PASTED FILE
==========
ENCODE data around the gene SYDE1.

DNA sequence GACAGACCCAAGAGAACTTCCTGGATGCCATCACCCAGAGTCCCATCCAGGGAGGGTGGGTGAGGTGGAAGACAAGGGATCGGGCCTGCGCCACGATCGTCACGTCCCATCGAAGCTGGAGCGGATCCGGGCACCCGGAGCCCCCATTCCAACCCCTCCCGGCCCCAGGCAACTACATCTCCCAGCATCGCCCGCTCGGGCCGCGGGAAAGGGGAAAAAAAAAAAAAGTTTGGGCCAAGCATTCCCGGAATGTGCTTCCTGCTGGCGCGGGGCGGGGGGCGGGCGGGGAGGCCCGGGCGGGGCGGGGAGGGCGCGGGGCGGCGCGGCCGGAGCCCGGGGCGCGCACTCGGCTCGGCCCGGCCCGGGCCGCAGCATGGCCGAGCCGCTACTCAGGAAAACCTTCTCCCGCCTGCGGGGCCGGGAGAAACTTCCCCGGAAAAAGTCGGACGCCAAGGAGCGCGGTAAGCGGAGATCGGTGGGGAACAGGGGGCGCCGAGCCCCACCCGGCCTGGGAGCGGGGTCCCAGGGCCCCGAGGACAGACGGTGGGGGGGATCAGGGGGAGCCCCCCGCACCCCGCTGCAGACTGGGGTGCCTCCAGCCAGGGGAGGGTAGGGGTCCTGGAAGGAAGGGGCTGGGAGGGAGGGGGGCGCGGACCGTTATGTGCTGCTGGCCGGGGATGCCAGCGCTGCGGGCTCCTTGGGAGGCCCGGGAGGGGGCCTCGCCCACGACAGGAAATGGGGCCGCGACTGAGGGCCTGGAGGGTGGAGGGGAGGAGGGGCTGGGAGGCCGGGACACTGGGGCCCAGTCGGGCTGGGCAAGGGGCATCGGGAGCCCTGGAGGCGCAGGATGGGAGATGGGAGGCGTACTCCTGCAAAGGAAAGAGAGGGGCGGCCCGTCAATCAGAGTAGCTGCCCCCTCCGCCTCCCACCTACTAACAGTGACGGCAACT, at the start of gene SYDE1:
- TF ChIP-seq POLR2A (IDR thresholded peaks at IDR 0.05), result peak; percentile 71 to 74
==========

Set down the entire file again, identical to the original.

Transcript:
ENCODE data around the gene SYDE1.

DNA sequence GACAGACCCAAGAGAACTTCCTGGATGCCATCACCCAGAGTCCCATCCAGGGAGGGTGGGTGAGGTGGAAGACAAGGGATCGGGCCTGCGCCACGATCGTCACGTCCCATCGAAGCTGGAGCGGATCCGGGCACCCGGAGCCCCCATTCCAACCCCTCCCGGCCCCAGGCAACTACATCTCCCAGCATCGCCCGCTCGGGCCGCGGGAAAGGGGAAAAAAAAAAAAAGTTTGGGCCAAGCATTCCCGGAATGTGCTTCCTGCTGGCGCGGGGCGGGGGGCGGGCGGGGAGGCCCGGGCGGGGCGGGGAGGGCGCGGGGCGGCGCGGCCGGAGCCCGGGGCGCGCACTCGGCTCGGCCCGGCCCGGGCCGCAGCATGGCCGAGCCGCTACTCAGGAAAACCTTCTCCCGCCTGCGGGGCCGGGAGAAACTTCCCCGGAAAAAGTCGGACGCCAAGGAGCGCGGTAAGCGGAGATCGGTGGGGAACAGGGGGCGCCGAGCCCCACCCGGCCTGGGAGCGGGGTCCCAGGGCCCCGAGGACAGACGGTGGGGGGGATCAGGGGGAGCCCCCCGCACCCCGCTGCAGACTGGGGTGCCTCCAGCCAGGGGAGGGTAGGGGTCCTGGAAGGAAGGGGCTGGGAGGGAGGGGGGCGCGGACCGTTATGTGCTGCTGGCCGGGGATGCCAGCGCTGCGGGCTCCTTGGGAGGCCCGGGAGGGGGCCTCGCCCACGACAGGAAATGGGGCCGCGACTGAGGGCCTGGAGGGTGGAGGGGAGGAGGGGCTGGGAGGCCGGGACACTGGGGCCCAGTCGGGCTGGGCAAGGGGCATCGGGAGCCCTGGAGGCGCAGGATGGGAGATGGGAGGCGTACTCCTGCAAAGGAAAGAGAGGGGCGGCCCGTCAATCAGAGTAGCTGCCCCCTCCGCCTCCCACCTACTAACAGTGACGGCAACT, at the start of gene SYDE1:
- TF ChIP-seq POLR2A (IDR thresholded peaks at IDR 0.05), result peak; percentile 71 to 74